SOME BOOKS OF THE WEEK.
'Notice La this edema does not necessarily preelads subsepsent revicadi
Wed Point in Our Next War. By M. Van Z. Woodhull. (G. P. Putnam's Sons. 5s. net.)—As a young man the author of this book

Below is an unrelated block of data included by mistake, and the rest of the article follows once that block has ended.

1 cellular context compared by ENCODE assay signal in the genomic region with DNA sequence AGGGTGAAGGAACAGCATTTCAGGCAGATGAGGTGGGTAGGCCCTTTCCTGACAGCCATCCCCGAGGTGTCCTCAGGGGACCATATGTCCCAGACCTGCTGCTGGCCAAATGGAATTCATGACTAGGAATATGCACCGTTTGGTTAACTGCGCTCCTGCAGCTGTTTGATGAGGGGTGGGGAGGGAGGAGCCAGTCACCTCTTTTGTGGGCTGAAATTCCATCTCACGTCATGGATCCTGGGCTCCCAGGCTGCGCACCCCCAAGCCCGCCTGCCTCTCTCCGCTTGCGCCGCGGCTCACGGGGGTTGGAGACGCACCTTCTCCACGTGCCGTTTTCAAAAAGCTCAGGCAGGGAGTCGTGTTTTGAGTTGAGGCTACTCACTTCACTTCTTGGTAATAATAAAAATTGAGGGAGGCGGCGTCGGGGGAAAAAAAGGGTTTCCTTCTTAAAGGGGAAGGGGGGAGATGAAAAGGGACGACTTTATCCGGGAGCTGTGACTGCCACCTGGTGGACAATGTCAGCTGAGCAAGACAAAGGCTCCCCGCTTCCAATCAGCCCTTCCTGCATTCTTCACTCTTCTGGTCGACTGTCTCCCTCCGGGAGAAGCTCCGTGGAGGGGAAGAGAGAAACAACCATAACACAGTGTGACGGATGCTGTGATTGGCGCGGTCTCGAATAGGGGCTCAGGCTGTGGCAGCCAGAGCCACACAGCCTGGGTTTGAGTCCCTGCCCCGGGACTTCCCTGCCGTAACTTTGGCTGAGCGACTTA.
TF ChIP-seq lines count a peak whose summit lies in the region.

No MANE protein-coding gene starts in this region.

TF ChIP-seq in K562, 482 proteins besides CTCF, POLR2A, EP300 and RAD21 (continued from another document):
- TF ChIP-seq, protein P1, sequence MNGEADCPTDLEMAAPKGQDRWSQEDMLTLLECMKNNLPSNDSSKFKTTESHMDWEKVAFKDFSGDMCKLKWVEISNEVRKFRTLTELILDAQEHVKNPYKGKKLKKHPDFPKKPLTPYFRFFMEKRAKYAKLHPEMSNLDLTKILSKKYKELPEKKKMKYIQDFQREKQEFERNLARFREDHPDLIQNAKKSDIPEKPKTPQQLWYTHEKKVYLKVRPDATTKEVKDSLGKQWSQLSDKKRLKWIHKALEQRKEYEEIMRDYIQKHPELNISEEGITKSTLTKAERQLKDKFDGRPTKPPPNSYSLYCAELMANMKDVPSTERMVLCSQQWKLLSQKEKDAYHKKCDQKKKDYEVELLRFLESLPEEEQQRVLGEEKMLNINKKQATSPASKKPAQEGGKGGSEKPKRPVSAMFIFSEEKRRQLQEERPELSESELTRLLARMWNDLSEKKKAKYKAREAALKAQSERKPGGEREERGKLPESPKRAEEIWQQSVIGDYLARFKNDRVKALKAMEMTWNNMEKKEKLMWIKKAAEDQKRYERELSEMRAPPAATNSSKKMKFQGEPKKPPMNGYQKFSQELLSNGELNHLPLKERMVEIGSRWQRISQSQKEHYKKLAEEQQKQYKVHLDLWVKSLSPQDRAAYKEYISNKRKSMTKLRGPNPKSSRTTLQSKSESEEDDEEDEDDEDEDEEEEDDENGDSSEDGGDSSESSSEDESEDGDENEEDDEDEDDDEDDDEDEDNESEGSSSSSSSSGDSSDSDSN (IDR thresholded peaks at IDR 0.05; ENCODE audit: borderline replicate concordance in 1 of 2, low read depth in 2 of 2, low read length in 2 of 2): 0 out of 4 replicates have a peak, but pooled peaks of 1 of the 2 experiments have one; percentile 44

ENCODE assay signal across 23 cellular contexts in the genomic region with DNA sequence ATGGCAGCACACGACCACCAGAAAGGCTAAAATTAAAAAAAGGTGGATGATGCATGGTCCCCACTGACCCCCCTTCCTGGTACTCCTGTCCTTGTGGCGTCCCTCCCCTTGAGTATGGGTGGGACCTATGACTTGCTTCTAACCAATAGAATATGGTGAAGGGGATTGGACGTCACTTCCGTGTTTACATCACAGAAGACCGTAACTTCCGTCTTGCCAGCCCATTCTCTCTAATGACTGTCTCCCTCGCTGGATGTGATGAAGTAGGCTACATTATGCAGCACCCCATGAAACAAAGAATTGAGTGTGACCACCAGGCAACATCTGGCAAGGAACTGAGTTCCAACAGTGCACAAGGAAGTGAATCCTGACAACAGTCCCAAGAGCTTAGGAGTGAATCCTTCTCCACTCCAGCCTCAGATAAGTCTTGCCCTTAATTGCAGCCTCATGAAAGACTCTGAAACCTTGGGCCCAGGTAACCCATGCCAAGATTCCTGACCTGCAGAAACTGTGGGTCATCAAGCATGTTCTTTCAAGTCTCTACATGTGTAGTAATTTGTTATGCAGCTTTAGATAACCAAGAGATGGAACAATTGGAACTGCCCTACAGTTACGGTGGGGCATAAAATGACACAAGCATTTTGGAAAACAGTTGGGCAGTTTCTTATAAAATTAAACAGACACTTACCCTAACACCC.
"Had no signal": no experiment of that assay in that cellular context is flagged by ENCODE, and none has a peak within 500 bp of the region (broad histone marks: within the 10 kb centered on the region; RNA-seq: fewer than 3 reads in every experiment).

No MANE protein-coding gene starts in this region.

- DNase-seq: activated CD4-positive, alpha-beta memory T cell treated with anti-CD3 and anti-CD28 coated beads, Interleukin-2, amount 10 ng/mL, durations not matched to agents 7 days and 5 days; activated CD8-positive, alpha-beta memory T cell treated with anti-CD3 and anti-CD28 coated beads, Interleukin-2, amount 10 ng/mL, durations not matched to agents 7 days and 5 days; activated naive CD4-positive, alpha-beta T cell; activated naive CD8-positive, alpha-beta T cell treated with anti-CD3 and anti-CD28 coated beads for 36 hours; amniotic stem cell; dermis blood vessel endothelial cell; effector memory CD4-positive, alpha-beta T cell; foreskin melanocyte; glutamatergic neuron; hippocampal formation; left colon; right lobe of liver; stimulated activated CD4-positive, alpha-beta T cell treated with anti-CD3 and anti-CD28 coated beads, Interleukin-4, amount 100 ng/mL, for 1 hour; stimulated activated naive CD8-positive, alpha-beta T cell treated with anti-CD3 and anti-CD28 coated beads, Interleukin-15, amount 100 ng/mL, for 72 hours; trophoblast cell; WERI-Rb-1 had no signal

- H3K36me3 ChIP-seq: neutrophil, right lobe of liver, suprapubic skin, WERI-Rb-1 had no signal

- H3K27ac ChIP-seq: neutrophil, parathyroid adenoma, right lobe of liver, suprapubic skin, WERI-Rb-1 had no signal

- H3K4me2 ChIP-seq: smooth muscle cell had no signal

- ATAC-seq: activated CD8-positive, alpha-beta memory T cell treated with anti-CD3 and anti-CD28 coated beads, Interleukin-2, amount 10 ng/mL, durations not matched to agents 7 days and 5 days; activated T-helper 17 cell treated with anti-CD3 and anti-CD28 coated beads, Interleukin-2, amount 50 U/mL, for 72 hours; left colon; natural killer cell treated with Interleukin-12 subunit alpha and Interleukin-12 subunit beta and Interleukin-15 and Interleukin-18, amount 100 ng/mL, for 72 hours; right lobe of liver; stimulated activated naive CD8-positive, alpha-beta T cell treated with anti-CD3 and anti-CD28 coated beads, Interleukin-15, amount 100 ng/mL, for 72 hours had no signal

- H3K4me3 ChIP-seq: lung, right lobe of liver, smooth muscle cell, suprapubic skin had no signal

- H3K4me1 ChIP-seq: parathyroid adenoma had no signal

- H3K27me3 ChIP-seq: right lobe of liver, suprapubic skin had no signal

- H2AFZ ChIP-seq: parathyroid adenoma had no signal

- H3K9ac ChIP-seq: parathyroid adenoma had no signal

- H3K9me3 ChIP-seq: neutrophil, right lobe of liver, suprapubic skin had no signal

was Assistant-Adjutant-General of the Federal Army of the Tennessee. Many of his interesting personal reminiscences are merely digressive from his purpose here, and there is much detail which is not our business in his advocacy of a greatly enlarged Academy for officers at West Point and in his scheme for raising active and reserve armies of a million men by conscription. Further, we could not now discuss his ideas for American foreign policy, which, wonderful to relate, include selling the Philippines to Germany after the war in order to rid the United States of a burden of which Japan is otherwise likely to rid them without con- sideration I His quite cold-blooded neutrality will not make his book the more attractive just now to English readers. But we cannot fail to be interested in the author's general views upon unreadiness Mr -war. He points out that North and South had to train their armies of citizen volunteers for a year before they were real military forces. This was the same for both sides, but it will not be so again. In the war to-day England has had to rely upon her Allies for land armies while she spent a_year in training her volunteers, whereout Germany sucked great advantages. With their vast coast-line,. their increased and scattered liabilities in the Philippines, Hawaii, Alaska, and above all the Panama Canal, the present forces of the United States would be almost negligible in resisting a well-prepared attack by a first-class Power. This is a lesson which America must learn, and until she dbes she ought to realize that Great Britain, France, and Russia are fighting for her ideals against a, nation that despises them, and would show no respect for the Monroe Doctrine either, if its violation suited her.